“With a few brushstrokes, Cezanne changed art and how we should look at it forever
not only in Paris but the whole world,” my mate Jason informed me.
Although, initially it wasn’t Cezanne’s artwork that captured my interest at the Tate Modern in London, it was this quote on the wall:
then I spotted one of Cezanne’s self-portraits:
My favorite painting was of the bathers, it was soothing, and settled my mind, which was slightly irritated by the slow-moving staring crowd and stuffy room. Also, I felt a bit overwhelmed with so much to see and read.
Allowing for random was far more relaxing. I decided to wander about without intention or trying to make sense of any of it and to not read anymore.
I caught up with learning more about Cezanne later via the little brochure the Tate kindly handed out to its members, of which I am now one - nice bonus cafe on floor 5 with view included.
12 Things I Found Interesting:
- Born 1839 in Aix En Provence
- Died 1906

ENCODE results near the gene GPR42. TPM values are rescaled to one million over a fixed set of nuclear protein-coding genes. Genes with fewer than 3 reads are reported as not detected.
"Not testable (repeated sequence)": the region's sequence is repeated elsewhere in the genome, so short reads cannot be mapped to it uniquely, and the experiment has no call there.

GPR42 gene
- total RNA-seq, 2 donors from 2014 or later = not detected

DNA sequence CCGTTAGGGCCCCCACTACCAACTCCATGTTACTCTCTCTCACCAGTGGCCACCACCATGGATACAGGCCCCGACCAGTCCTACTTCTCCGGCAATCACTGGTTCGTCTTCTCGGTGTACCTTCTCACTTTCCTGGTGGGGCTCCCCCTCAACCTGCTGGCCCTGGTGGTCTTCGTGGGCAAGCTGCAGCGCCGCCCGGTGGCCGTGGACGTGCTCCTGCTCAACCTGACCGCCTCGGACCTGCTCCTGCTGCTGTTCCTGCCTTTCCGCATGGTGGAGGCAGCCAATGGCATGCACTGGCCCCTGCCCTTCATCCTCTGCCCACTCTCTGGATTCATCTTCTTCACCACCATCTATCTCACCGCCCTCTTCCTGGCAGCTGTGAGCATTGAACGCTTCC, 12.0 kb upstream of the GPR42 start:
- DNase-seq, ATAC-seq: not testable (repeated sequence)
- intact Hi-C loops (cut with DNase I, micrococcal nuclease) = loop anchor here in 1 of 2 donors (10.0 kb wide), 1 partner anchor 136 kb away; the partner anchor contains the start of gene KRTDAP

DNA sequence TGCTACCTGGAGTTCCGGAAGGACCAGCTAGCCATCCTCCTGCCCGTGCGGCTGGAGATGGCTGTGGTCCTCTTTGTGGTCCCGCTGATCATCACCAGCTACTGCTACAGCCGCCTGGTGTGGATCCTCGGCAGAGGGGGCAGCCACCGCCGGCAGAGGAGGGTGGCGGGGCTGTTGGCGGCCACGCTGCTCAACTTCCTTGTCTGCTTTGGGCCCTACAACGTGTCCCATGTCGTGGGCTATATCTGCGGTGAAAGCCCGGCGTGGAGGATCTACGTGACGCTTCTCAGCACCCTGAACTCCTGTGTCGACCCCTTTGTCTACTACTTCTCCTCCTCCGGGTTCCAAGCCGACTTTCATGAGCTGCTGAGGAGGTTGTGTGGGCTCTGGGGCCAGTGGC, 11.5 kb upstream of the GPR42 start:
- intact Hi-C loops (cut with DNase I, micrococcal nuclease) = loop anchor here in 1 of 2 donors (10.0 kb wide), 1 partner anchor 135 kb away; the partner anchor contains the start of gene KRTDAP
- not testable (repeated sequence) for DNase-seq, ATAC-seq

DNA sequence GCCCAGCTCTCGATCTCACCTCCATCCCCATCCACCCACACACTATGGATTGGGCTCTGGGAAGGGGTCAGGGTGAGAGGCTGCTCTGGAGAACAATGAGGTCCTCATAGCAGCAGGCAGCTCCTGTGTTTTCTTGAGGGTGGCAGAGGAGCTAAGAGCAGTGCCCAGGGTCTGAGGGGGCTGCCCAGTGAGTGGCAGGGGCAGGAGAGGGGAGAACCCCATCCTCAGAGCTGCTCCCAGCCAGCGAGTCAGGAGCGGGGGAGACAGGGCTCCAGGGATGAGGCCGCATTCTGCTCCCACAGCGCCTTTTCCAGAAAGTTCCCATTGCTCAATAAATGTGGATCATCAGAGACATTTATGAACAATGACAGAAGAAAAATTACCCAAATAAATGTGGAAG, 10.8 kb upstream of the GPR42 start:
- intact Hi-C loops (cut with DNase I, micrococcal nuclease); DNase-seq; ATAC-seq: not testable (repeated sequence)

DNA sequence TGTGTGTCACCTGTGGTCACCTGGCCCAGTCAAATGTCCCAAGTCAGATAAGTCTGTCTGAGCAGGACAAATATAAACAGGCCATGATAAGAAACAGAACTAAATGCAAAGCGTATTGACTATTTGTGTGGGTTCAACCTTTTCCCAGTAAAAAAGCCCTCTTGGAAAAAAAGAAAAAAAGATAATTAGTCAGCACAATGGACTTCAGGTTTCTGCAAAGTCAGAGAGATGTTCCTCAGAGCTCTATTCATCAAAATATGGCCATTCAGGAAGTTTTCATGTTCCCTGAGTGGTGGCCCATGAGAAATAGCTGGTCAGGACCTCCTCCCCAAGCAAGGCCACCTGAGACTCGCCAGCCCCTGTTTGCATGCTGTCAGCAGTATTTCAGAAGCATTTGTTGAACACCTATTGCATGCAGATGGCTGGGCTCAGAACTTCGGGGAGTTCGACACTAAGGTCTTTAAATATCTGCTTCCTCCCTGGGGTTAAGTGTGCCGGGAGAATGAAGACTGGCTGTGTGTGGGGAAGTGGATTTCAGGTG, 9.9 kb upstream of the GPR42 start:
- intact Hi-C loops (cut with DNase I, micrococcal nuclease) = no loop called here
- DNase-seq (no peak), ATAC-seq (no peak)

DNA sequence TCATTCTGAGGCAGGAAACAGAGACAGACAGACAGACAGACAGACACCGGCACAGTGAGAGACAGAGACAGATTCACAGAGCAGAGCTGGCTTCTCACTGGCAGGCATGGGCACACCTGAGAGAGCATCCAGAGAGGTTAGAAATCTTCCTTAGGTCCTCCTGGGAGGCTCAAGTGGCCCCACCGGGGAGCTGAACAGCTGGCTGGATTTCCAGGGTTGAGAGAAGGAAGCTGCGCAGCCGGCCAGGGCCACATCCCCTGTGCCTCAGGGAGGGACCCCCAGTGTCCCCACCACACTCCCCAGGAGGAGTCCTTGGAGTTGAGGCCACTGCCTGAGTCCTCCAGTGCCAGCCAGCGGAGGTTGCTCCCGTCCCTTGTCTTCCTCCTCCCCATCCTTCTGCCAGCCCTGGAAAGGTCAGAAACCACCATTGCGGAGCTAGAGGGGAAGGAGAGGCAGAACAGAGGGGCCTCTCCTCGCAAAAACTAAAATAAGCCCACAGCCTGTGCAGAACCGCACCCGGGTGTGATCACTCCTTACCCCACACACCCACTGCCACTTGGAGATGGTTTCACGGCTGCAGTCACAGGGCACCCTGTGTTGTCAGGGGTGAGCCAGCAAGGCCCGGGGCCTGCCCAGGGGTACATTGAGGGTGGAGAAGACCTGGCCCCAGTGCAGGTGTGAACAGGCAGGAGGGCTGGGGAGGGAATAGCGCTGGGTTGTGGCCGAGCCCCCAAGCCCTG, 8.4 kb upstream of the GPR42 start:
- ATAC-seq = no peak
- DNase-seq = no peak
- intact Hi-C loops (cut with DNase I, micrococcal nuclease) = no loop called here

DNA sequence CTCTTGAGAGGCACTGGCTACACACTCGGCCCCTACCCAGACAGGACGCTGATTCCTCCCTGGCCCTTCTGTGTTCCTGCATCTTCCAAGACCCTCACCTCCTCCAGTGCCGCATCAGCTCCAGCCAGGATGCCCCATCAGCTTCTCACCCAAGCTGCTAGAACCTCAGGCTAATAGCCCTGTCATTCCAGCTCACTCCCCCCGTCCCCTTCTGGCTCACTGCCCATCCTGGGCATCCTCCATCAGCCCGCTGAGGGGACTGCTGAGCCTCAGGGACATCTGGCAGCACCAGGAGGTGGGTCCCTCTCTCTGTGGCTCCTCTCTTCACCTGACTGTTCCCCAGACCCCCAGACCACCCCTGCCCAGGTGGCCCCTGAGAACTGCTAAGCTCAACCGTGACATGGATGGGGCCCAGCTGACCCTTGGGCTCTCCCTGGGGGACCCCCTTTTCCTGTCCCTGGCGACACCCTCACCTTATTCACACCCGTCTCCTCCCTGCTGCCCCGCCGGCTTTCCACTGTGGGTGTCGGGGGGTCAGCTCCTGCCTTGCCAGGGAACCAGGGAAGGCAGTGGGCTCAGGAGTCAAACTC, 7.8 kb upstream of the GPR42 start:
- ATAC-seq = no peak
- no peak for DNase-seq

- Was a rebel
- Surrounded himself with an avant-garde creative circle in Paris including Camille Pissaro (also his mentor), and Emile Zola. He also knew Auguste Renoir, Claude Monet, and Alfred Sisley
- Didn’t just paint apples
- Is considered the father of modern painting
- Exhibited 3 paints at the first Impressionist Exhibition
- Was the son of a well-to-do bourgeois family
- His overbearing father was a banker and paid him a monthly allowance
- Married Marie-Hortense Fiquet with whom they had one son
- Didn’t find it easy to get along with people
- Was diabetic, which contributed to his unhappy moods
After this adventure, I headed off to one of my best friend’s birthday gatherings at the nearby fabulous French Boro Bistro in Borough market. I don’t think the “Staines Boys” will go down in history.